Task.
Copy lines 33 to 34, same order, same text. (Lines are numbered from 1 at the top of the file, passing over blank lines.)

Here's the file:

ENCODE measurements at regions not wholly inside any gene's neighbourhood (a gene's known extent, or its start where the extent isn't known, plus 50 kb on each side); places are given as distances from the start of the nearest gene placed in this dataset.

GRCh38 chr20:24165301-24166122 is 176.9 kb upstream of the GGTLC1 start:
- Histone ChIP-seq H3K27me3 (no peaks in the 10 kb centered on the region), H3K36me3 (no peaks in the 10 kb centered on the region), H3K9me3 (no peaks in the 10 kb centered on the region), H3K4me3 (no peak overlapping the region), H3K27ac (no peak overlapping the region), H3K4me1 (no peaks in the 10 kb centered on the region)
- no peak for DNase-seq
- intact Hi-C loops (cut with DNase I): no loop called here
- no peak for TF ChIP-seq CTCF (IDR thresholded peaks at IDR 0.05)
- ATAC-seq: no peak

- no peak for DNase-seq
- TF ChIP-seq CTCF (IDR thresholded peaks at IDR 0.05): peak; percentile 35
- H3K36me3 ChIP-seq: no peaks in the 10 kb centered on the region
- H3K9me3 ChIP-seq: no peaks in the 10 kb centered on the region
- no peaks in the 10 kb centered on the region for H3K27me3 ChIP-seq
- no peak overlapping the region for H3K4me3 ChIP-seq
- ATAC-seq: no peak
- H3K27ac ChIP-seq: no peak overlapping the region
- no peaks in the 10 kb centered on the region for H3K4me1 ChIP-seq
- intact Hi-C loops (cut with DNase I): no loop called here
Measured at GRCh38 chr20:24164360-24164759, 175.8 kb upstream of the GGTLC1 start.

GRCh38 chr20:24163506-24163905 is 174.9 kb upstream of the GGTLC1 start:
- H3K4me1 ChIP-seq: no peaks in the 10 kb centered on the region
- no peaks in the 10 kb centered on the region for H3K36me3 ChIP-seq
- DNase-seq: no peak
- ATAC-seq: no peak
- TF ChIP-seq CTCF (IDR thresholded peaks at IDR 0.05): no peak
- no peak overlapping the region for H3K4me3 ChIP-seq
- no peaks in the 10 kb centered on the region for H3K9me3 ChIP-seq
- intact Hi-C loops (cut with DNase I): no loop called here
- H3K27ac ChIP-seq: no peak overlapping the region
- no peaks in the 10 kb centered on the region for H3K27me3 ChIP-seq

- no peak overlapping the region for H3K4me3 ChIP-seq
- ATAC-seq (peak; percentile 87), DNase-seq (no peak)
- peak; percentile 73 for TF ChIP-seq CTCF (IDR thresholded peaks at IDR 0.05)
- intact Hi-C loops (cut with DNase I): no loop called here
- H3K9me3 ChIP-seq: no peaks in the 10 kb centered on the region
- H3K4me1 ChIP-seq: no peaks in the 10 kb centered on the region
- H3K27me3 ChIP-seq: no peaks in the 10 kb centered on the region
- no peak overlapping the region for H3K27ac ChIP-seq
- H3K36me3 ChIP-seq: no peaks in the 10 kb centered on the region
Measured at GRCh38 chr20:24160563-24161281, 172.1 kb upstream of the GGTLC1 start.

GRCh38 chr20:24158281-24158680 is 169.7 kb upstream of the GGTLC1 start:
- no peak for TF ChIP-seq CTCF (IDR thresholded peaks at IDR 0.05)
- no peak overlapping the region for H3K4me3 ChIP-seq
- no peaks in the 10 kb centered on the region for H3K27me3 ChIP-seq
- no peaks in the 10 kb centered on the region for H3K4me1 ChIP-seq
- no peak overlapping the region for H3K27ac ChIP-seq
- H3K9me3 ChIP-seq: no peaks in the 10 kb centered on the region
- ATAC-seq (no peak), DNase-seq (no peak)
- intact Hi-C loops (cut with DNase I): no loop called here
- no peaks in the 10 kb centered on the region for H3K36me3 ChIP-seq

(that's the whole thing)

- intact Hi-C loops (cut with DNase I): no loop called here
- H3K9me3 ChIP-seq: no peaks in the 10 kb centered on the region